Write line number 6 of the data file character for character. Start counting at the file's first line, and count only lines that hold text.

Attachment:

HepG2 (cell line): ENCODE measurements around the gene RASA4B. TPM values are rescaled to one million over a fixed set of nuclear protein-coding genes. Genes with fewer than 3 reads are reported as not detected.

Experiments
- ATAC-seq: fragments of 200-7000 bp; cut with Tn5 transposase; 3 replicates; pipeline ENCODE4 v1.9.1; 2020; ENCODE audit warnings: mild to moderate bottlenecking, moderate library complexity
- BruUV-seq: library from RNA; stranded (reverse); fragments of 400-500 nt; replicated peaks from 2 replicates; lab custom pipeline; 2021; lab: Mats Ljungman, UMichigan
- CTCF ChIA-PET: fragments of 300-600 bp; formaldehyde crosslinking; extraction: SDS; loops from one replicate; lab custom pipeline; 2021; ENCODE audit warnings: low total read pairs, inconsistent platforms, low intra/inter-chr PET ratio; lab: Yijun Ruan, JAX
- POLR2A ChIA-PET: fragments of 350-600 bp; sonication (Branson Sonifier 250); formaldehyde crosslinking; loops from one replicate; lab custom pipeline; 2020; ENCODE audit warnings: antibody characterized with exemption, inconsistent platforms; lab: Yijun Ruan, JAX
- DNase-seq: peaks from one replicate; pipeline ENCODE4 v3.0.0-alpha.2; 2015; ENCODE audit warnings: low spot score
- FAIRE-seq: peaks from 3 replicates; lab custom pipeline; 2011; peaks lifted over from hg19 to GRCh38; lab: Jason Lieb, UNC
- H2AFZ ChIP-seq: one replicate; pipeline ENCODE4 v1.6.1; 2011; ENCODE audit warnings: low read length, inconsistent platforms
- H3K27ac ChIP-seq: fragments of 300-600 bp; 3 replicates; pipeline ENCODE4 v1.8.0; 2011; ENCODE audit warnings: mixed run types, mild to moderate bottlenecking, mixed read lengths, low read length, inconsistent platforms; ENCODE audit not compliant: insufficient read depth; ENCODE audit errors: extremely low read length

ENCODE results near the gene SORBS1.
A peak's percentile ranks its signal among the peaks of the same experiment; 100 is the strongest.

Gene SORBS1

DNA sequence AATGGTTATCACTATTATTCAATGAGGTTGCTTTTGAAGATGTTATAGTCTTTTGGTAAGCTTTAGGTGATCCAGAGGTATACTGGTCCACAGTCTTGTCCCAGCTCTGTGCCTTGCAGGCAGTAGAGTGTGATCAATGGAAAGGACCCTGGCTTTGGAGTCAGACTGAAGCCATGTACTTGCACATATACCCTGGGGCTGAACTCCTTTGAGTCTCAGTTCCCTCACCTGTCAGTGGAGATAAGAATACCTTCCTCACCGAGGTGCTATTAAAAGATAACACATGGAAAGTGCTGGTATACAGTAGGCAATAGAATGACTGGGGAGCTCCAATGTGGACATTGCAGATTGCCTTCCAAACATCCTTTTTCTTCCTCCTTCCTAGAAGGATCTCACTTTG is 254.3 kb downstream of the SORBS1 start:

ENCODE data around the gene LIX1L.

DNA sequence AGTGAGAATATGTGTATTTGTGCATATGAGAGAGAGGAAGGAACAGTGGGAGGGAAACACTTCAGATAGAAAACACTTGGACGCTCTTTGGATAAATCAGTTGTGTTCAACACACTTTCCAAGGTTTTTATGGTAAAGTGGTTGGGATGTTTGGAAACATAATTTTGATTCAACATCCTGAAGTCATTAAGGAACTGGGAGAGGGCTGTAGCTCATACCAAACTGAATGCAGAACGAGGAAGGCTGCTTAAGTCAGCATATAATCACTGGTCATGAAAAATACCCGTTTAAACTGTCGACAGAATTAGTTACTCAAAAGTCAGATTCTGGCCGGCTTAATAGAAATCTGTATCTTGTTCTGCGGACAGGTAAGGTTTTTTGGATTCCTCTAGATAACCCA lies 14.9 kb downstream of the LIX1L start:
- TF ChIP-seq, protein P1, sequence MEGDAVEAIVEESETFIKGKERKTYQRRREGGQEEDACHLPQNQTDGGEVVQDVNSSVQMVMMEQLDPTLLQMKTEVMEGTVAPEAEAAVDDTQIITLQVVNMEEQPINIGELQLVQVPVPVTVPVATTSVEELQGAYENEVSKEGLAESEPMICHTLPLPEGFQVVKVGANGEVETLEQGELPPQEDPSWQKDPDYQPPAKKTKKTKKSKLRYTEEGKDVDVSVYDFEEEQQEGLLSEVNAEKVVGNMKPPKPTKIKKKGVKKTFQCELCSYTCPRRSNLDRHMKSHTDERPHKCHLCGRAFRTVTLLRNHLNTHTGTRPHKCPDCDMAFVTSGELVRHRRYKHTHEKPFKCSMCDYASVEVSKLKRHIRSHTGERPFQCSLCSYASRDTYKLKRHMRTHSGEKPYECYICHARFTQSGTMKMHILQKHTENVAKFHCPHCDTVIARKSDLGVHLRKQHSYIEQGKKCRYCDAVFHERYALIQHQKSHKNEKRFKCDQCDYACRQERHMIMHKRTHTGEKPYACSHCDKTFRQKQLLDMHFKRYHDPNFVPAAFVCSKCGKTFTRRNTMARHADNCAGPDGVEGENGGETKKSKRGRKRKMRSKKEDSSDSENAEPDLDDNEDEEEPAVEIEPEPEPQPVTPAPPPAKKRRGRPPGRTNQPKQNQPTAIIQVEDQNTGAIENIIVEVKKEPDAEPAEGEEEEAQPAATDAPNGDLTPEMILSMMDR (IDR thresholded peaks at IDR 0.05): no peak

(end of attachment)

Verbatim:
- POLR2A ChIA-PET: fragments of 350-600 bp; sonication (Branson Sonifier 250); formaldehyde crosslinking; loops from one replicate; lab custom pipeline; 2020; ENCODE audit warnings: antibody characterized with exemption, inconsistent platforms; lab: Yijun Ruan, JAX